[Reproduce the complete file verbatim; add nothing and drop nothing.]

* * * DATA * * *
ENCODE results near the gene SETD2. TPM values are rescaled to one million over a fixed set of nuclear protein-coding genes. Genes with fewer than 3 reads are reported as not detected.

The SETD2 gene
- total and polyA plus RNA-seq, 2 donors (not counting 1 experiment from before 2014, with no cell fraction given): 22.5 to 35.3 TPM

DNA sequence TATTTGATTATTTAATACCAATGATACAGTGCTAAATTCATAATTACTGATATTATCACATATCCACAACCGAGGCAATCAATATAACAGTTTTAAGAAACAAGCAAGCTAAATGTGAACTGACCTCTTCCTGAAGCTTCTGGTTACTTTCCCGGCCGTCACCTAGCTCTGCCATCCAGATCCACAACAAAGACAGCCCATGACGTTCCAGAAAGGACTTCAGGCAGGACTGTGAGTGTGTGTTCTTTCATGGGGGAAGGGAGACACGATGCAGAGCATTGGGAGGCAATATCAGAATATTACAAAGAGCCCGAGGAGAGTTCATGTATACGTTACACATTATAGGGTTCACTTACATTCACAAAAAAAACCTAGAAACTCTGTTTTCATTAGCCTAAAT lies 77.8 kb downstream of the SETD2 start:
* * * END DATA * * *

ENCODE results near the gene SETD2. TPM values are rescaled to one million over a fixed set of nuclear protein-coding genes. Genes with fewer than 3 reads are reported as not detected.

The SETD2 gene
- total and polyA plus RNA-seq, 2 donors (not counting 1 experiment from before 2014, with no cell fraction given): 22.5 to 35.3 TPM

DNA sequence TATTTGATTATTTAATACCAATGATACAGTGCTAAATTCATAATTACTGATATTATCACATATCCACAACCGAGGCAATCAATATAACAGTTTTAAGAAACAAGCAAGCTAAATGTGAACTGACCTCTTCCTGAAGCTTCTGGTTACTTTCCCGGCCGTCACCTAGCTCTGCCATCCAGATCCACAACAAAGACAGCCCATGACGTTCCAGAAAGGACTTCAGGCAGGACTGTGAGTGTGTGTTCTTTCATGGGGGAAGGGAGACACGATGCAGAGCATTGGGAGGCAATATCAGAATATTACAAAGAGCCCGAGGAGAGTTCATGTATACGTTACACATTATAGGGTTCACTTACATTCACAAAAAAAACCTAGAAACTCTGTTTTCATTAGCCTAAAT lies 77.8 kb downstream of the SETD2 start: